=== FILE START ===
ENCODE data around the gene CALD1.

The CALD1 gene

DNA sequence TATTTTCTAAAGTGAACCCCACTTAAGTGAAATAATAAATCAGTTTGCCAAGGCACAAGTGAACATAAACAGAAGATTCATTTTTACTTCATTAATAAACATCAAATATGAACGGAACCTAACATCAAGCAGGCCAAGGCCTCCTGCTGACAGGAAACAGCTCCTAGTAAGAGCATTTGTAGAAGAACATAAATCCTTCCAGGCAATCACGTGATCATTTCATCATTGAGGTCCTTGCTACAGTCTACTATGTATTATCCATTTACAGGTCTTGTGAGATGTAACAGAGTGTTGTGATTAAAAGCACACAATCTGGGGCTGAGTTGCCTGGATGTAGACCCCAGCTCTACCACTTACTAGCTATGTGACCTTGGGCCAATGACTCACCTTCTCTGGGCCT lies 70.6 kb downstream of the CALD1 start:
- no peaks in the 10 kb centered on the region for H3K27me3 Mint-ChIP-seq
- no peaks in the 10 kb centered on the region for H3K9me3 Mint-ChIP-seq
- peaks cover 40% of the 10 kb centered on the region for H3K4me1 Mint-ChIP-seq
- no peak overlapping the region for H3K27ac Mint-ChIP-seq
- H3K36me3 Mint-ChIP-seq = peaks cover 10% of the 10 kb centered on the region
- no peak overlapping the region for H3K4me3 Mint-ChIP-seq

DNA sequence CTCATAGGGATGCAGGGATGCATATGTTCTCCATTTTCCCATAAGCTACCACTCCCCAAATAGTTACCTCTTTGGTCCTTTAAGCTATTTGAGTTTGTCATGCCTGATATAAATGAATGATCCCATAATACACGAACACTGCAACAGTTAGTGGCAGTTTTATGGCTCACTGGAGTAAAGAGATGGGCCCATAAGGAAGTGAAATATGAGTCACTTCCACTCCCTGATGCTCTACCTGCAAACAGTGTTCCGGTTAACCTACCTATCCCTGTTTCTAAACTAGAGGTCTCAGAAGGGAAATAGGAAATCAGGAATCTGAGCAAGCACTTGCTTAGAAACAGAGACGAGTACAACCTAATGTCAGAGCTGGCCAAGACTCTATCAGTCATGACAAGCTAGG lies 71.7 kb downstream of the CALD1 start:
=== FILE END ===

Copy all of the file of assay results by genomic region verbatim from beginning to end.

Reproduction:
ENCODE data around the gene CALD1.

The CALD1 gene

DNA sequence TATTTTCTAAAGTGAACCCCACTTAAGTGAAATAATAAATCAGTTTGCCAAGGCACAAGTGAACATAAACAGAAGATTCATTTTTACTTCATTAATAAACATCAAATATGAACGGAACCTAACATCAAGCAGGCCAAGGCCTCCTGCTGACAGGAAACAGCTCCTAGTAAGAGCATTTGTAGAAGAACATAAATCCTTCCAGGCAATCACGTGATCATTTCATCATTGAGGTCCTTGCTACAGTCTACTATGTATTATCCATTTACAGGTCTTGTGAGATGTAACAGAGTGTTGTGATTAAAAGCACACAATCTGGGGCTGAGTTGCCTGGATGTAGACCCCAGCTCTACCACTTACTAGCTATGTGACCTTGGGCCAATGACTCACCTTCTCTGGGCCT lies 70.6 kb downstream of the CALD1 start:
- no peaks in the 10 kb centered on the region for H3K27me3 Mint-ChIP-seq
- no peaks in the 10 kb centered on the region for H3K9me3 Mint-ChIP-seq
- peaks cover 40% of the 10 kb centered on the region for H3K4me1 Mint-ChIP-seq
- no peak overlapping the region for H3K27ac Mint-ChIP-seq
- H3K36me3 Mint-ChIP-seq = peaks cover 10% of the 10 kb centered on the region
- no peak overlapping the region for H3K4me3 Mint-ChIP-seq

DNA sequence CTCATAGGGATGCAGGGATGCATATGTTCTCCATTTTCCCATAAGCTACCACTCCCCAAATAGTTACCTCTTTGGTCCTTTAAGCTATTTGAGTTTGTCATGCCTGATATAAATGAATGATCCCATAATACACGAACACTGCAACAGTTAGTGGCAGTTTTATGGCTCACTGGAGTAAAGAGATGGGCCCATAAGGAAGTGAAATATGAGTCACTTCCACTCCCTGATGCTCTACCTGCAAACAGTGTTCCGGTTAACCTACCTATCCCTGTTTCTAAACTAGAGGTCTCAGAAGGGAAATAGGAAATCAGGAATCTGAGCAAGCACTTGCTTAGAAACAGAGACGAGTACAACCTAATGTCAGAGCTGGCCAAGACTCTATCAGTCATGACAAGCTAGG lies 71.7 kb downstream of the CALD1 start: